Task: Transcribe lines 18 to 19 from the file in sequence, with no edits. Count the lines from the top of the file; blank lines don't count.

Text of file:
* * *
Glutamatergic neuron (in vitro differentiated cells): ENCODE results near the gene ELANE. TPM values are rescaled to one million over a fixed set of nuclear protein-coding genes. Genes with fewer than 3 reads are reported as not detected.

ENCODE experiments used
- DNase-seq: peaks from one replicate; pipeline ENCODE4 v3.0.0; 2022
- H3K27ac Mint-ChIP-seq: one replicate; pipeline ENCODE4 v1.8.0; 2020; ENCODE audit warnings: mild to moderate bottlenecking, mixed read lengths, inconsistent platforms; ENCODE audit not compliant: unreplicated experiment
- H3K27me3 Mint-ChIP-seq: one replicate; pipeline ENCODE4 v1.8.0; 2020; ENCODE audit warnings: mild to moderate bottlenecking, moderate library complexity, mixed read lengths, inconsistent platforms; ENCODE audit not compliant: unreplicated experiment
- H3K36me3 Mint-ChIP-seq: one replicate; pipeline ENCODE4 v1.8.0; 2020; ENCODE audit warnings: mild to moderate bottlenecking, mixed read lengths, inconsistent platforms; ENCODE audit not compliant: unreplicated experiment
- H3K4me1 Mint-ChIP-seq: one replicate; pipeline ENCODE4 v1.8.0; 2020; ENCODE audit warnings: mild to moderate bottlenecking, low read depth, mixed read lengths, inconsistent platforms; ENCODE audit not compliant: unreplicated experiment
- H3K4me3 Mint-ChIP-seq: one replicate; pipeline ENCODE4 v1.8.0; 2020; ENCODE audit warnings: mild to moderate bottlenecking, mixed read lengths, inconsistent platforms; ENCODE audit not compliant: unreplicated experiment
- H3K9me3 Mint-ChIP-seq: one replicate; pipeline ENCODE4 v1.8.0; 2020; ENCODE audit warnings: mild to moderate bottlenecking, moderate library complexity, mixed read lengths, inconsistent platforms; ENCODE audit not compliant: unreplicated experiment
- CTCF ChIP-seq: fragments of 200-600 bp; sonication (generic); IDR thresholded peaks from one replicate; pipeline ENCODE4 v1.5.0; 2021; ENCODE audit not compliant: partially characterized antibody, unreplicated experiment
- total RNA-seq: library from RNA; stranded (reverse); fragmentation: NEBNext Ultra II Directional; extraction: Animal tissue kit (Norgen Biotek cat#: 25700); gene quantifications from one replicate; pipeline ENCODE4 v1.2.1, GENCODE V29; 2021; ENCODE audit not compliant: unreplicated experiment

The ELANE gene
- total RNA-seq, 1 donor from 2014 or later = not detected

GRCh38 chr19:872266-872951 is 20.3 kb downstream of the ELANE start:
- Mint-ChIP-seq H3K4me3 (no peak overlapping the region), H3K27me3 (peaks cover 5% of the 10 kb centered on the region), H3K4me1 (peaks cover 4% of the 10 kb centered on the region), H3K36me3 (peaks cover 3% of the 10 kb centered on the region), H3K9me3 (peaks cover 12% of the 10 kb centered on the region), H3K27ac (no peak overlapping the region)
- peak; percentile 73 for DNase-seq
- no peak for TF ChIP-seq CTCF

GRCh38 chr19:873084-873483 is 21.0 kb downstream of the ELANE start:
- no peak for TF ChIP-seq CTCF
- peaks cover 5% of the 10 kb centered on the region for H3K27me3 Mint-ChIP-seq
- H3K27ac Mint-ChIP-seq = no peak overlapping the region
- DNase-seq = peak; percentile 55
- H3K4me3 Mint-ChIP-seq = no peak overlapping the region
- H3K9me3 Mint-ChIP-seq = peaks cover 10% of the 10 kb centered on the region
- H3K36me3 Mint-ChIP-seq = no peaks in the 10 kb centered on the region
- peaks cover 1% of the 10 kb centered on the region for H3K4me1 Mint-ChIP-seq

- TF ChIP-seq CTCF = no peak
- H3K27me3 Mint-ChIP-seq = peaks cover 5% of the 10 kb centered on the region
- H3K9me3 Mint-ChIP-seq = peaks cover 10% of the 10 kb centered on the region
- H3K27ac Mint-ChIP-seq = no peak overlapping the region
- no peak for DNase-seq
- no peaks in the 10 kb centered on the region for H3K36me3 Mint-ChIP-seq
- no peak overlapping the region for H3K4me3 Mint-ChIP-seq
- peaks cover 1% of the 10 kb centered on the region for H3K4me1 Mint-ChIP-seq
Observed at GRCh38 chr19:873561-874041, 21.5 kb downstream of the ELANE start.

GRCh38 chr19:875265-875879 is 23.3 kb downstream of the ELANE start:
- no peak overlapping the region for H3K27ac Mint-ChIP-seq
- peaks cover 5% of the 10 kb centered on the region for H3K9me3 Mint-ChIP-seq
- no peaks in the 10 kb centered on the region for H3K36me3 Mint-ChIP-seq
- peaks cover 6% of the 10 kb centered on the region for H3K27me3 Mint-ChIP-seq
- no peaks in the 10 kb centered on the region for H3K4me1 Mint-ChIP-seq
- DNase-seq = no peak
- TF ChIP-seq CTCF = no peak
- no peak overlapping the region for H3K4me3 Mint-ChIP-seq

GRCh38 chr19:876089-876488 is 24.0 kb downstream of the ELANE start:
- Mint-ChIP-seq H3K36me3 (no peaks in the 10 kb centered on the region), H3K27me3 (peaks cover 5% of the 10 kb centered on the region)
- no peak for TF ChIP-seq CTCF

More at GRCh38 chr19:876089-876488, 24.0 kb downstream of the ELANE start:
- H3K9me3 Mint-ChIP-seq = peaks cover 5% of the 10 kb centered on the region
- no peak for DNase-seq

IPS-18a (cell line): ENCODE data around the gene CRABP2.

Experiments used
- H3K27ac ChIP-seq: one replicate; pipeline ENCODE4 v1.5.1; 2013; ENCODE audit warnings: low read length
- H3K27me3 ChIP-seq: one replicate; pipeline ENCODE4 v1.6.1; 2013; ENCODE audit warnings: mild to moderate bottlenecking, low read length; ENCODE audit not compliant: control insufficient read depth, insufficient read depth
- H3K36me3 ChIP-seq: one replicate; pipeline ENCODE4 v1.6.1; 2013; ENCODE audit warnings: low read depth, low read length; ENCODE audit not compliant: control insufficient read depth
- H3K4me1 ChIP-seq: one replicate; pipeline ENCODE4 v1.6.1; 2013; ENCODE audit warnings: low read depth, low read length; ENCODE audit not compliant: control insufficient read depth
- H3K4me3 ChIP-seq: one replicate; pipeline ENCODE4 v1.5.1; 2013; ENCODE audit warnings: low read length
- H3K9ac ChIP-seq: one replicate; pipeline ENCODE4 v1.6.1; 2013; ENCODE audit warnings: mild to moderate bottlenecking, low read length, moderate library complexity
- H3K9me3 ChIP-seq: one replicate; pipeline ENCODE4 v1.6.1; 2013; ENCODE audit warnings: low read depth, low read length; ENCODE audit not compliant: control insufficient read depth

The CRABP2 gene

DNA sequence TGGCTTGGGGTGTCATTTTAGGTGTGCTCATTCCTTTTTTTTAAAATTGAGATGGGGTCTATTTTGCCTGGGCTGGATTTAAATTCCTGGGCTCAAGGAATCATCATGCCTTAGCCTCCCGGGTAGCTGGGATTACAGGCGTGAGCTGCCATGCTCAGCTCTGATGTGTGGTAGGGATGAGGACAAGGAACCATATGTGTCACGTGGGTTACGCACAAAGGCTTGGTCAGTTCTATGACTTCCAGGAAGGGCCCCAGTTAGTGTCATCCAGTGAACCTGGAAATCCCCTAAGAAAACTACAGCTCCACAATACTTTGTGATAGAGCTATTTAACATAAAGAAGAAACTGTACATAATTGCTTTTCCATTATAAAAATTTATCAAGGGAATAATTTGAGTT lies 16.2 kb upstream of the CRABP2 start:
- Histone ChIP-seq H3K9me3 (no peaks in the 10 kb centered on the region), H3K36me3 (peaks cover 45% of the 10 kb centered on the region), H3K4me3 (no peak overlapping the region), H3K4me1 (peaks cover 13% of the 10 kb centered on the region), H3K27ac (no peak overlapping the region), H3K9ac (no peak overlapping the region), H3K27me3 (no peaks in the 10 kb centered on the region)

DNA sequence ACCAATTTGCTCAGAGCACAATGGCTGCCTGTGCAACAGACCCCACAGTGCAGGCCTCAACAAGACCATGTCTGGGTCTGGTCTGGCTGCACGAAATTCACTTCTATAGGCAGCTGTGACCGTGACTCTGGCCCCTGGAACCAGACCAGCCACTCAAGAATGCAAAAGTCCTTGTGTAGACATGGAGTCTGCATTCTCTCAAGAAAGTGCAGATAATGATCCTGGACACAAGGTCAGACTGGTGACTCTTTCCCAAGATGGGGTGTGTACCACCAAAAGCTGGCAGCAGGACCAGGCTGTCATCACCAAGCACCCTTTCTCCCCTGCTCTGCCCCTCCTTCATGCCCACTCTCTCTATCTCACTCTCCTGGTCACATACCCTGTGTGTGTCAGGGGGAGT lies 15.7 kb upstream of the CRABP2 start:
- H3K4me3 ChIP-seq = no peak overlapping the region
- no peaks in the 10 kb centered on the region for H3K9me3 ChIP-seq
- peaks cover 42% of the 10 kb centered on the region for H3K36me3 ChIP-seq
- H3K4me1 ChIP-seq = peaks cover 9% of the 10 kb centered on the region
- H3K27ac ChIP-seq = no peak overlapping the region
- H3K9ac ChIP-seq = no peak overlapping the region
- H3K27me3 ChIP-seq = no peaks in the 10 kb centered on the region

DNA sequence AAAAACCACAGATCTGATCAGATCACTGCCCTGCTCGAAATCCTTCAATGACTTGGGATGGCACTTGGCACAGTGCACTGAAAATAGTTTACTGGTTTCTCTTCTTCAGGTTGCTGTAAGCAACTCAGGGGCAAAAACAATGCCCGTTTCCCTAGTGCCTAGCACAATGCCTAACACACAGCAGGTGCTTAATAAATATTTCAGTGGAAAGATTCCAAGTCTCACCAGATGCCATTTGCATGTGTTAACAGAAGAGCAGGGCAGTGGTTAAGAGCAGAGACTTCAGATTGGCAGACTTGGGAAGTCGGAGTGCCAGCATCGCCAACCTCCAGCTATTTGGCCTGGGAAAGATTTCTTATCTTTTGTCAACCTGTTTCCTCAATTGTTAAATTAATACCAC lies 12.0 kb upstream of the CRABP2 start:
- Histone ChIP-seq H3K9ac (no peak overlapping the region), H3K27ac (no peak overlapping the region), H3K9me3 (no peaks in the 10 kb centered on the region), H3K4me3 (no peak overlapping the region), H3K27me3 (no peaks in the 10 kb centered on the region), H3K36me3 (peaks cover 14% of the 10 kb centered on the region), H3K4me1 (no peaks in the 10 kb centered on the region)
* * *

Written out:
GRCh38 chr19:873084-873483 is 21.0 kb downstream of the ELANE start:
- no peak for TF ChIP-seq CTCF